There’s an easy morphological connection between question nouns (What, When, Where) and the “nonlocal” answer (That, Then, There), but the “local” answers vary more substantially (This, Now, Here). Poking around etymonline and wiktionary hasn’t given me a clear idea of why that should be the case; does anyone know?

In table form:

? local nonlocal
What This* That
Where Here There
Whither Hither Thither
Whence Hence Thence
When Hen? Then

Why “now” instead of “*hen”?

Regarding "This", etymonline shows the morphological relationship between "this" and "that", noting "this" is "...probably from a North Sea Germanic pronoun *tha-si-, formed by combining the base *þa- (see that) with -s"

  • 2
    This is an interesting question, but the title lets it down. At face value, you'd just look at it and say "It's 'Now', obviously - this is more suited to ELL or something". Commented Oct 31, 2017 at 14:26
  • Perhaps people don't want to bother with hen, which is an obsolete word meaning hence, henceforth or from now on. Commented Oct 31, 2017 at 14:28
  • 2
    I'd like to see this more fully fleshed out with whence, hence, thence, and whither, hither, thither as well.
    – Davo
    Commented Oct 31, 2017 at 14:34
  • @Clare Hen (adverb) was not even close to then in Old English. Then was spelled þonne/þanne/þænne, while hen (adverb) was spelled hionane/heonane/heonone/ hinan/hionan/heonan/heonon/heonun/ hiona/heona. But one spelling of hen (noun) in OE is henne and one spelling of hang in OE is honne, so there would've still been homographs.
    – Laurel
    Commented Oct 31, 2017 at 17:30
  • This question does not appear to be about English language and usage within the scope defined in the help center. Please correct the title to accurately reflect your etymological enquiry. Commented Oct 31, 2017 at 20:38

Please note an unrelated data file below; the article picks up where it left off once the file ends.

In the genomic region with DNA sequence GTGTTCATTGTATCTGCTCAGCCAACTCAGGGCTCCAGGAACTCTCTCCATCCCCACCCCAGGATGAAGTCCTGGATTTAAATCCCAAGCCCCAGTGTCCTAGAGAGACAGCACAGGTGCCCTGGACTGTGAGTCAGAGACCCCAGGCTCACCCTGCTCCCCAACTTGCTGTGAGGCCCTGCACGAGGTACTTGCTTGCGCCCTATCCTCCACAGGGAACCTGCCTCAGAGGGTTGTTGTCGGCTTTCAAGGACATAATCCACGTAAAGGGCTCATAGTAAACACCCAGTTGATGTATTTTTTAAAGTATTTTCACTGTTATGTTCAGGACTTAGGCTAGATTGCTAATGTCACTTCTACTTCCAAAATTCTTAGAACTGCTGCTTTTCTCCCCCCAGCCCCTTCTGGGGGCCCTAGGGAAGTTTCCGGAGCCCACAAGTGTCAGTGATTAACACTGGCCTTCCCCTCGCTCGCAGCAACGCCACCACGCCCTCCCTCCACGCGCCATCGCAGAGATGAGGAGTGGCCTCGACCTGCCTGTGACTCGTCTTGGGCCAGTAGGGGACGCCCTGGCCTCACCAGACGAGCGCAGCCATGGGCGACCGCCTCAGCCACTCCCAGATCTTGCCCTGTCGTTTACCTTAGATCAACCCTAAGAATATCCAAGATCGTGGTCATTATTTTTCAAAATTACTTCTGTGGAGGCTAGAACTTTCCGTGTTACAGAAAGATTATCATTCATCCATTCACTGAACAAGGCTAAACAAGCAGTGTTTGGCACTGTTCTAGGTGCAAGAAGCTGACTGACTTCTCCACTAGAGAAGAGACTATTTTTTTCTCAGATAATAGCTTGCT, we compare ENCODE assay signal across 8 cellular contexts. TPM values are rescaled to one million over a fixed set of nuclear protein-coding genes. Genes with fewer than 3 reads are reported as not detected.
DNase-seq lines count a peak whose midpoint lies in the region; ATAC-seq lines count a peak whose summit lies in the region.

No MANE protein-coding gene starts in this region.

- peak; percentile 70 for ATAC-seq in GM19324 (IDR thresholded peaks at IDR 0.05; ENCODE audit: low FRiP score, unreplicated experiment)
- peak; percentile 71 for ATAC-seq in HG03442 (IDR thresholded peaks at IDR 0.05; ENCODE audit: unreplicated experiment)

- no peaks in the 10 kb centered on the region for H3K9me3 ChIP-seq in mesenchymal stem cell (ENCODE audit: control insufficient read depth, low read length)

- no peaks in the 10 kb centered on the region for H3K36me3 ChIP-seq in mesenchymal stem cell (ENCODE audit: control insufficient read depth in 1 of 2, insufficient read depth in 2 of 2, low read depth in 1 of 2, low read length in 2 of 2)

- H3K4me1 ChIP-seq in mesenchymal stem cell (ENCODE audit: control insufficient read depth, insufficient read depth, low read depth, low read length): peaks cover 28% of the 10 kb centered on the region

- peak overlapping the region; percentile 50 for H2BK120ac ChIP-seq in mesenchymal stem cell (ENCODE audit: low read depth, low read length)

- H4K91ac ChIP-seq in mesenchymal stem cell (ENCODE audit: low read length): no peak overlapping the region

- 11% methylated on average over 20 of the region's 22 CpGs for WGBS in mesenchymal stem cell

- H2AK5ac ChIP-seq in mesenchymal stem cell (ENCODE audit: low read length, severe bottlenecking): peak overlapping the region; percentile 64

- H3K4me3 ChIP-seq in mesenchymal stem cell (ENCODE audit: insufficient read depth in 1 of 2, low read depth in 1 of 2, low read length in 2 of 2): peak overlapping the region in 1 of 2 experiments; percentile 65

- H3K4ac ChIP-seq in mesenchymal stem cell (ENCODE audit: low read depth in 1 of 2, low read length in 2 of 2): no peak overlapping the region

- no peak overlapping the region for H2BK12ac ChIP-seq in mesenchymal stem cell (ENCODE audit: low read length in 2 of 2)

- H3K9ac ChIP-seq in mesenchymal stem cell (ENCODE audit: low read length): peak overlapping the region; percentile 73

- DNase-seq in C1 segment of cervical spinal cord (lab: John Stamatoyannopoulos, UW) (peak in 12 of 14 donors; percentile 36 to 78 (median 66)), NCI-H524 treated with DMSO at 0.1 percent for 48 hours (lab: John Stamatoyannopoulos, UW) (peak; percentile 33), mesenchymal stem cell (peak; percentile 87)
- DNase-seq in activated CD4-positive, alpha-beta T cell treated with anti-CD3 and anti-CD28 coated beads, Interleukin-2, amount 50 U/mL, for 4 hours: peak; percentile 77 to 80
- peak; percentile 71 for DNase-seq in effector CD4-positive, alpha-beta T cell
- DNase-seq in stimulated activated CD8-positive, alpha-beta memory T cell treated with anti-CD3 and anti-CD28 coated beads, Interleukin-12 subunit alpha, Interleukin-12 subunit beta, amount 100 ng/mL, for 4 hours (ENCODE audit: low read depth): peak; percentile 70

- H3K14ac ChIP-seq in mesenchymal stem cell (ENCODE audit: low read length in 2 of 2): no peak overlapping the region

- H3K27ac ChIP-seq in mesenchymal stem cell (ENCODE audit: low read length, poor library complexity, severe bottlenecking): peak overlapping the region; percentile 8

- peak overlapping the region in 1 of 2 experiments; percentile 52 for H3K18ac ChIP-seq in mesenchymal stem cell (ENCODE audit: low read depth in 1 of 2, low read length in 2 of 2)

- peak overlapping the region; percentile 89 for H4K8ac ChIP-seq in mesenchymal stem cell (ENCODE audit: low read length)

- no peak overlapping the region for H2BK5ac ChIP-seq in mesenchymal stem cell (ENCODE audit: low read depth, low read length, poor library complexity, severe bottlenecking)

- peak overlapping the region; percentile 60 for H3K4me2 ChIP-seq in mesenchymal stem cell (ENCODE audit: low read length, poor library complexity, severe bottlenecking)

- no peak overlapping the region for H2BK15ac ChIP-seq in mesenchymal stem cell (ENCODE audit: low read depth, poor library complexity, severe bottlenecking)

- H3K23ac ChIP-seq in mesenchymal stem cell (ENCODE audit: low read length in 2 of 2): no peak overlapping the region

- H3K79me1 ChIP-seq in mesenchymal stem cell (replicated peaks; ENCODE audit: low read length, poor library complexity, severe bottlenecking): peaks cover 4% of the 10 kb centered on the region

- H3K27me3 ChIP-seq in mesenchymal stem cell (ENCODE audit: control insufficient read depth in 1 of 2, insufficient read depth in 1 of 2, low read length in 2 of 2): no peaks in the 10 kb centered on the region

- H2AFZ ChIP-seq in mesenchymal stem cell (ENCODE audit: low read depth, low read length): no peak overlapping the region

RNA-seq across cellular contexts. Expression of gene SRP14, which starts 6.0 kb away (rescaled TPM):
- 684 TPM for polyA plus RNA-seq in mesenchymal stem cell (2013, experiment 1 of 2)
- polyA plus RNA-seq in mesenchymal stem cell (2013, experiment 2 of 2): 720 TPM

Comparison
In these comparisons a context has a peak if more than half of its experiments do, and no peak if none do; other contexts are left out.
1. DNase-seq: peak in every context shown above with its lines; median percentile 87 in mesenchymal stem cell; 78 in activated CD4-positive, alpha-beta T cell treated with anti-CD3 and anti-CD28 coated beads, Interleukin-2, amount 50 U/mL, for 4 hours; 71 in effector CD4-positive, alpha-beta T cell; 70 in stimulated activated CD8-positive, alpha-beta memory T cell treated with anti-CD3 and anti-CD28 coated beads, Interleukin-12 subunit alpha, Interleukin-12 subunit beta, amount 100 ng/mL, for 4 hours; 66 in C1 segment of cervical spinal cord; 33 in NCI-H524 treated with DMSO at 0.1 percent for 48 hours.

1 Answer 1


Now & Then

In a comment you said:

[A]fter some more research it seems that "now" is derived nearly unchanged from PIE *nu

This is true (although the spelling has quite obviously changed). Because PIE is a reconstructed language (and nobody ever wrote it down), the proof that this is the case lies in the fact that *nu has many, many cognates in other languages. From the OED:

Cognate with Old Frisian nū , Middle Dutch nu , nou , noe (Dutch nu ), Old Saxon nu , nū (Middle Low German nū , German regional (Low German) nu ), Old High German nu , nū , no , nō (Middle High German nu , nū , nun , nūn , German nu (now chiefly regional), nun ), Old Icelandic nú , Norn (Shetland) nu , Old Swedish nu (Swedish nu ), Danish nu , Gothic nu < the same Indo-European base as Hittite nu , Sanskrit nu , nū , Avestan nū , ancient Greek (enclitic) νυ , Gaulish nu , Early Irish nu , nú , Welsh †nu (13th cent.), Tocharian A nu , Tocharian B no , Latvian nu , Albanian -ni (in tani ), and (with nasal extension) ancient Greek νῦν , classical Latin num , Old Church Slavonic nyně , Russian nyne , Lithuanian nūn , and (with further extension) classical Latin nunc , probably ultimately related to the Indo-European base of new adj. Also as present tense verbal prefix in Early Irish nu-, no- and as affirmative particle in Welsh †neu (12th cent.).

In a comment, you said:

"[T]hen" in the sense of "at that time" might not have existed until Middle or early Modern English